Alaska’s stranded North Slope natural gas looks to remain stranded. The more important trend for the short term, both for Alaska and for the Puget Sound area, especially Tacoma, is that oil production continues to decline.
No one who’s been paying attention to natural-gas developments was surprised that BP and Conoco Phillips on May 17 announced they’ve abandoned plans to build a $35 billion pipeline to exploit North Slope natural gas. The partners in the Denali project spent more than $160 million over the past couple of years planning what is routinely described as potentially the most costly private infrastructure investment ever.
They were foiled, as have been all potential exploiters of Alaska’s arctic gas, by the low price of natural gas in the Lower 48. When BP and Conoco launched Denali in 2008, the ubiquity of shale gas in the Lower 48 was not obvious. Since then, it has become apparent that the U.S. is the Persian Gulf of shale gas, with potentially a 100-year supply. The fly in the ointment is that the process of getting to shale gas — hydraulic fracturing, or “fracking” — involves injecting huge quantities of heated water at high pressure into gas-bearing rock. Environmentalists have begun to sound alarms. Yet for now, the availability of clean-burning and relatively cheap natural gas in the Lower 48 looks favorable for as far ahead as the eye can see.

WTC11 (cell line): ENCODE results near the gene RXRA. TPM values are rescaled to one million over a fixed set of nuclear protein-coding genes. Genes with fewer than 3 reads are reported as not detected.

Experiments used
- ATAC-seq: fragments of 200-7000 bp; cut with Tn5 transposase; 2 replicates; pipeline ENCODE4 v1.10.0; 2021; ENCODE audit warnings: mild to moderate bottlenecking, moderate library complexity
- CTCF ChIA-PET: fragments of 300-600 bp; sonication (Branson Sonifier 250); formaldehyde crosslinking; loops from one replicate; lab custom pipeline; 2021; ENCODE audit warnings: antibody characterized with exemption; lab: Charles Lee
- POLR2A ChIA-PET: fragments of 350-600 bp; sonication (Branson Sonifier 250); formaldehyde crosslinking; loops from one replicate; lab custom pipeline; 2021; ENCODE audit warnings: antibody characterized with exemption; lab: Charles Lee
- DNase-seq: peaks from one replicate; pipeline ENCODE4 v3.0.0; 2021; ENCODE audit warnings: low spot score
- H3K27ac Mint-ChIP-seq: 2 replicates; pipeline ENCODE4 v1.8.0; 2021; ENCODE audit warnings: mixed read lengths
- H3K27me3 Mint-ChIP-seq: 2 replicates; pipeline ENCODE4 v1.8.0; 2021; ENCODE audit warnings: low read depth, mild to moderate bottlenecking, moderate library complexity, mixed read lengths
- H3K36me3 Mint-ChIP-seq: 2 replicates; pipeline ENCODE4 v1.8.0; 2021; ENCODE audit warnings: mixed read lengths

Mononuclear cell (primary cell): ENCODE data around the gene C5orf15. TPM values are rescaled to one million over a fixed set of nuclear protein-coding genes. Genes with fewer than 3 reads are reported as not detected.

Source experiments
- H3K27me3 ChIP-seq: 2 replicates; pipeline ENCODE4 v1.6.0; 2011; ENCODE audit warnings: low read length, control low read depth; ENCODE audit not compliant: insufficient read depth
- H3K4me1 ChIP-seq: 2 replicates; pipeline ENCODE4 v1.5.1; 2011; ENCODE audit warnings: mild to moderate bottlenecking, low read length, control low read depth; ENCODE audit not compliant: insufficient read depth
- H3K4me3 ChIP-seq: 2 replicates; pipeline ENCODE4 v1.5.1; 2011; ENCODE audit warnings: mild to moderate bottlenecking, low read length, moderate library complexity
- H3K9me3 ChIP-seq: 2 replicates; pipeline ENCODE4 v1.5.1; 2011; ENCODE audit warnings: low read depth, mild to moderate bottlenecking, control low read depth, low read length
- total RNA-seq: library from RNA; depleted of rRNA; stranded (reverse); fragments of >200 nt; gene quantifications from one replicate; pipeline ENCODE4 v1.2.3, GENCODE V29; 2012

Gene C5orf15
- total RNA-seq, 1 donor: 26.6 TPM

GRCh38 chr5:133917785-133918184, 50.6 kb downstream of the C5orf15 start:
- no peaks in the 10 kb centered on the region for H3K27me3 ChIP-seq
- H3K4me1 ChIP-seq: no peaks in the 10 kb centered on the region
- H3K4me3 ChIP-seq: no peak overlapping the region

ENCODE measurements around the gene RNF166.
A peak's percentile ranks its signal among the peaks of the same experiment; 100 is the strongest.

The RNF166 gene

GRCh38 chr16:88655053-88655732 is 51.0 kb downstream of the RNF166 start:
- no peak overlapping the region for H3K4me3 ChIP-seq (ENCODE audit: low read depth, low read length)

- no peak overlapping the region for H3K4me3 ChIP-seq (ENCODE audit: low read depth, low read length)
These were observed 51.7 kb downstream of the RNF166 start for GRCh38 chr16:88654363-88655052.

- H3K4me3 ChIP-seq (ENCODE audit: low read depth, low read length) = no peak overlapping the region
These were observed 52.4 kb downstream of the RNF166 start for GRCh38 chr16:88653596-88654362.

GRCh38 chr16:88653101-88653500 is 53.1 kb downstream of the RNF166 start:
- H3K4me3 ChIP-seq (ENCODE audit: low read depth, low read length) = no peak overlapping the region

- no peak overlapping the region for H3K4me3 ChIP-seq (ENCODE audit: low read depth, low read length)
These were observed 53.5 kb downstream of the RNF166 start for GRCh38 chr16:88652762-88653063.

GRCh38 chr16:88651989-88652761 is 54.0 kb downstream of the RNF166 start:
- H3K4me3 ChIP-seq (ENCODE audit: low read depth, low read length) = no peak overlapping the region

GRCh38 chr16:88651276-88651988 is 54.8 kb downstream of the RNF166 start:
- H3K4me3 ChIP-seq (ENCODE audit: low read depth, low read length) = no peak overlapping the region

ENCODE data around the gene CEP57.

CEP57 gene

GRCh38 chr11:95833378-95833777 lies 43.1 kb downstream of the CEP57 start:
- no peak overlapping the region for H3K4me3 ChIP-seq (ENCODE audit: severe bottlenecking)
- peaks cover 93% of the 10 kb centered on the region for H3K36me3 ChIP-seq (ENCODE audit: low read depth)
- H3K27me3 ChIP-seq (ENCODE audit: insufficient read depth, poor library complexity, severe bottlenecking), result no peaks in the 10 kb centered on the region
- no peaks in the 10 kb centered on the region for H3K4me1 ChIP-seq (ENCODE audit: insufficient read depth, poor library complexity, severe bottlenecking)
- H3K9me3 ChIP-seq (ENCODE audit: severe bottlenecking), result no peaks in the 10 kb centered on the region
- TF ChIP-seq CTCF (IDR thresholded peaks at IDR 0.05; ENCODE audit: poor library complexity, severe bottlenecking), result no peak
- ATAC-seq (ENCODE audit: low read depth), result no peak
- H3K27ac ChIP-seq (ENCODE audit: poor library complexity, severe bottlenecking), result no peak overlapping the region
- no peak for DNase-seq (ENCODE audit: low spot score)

The Canadian energy giant TransCanada, in partnership with ExxonMobil, continues to work on plans for a pipeline from the North Slope to the U.S. Midwest. TransCanada has the advantage of an Alaska subsidy of up to $500 million, instituted at the suggestion of former Gov. Sarah Palin. I doubt TransCanada will have any more success than BP/Conoco. Says Paul Jenkins, editor of the news site Anchorage Daily Planet: “[B]ecause of increased supplies and attendant low prices, our gas line ship has sailed.”
Meanwhile, oil production continues its inevitable decline. As the chart shows, production peaked at slightly over 2 million barrels a day in 1988. New fields continue to come on line in Alaska, but none can hold a candle to the elephant Prudhoe Bay field. High oil prices have taken the sting out of declining production, but that can’t last forever. Oil taxes and royalties have made Alaska something of a tax haven. The state has no general sales tax nor personal income tax. Oil-related revenue provides 80% or more of Alaska’s general revenues.
A famous bumper sticker seen in Texas and Oklahoma oil country exhorted: “Please, God, give me one more boom; I promise I won’t piss this one away.” There will be no gas-pipeline boom in Alaska in the foreseeable future. Aside from oil, Alaska’s economy depends on hard-rock mining and mostly seasonal activities — fishing and related processing and tourism. As well, there is a lot of government at all levels — federal, state, local and tribal. Especially at the state and local levels, government will have to shrink as oil revenues decline.
The likelihood of relatively slow growth in Alaska going forward hits Tacoma harder than Seattle. Almost everything that is consumed in Alaska except water first crosses the docks at the Port of Tacoma. Like the wildcatters of Texas and Oklahoma, the City of Destiny hoped for just one more boom.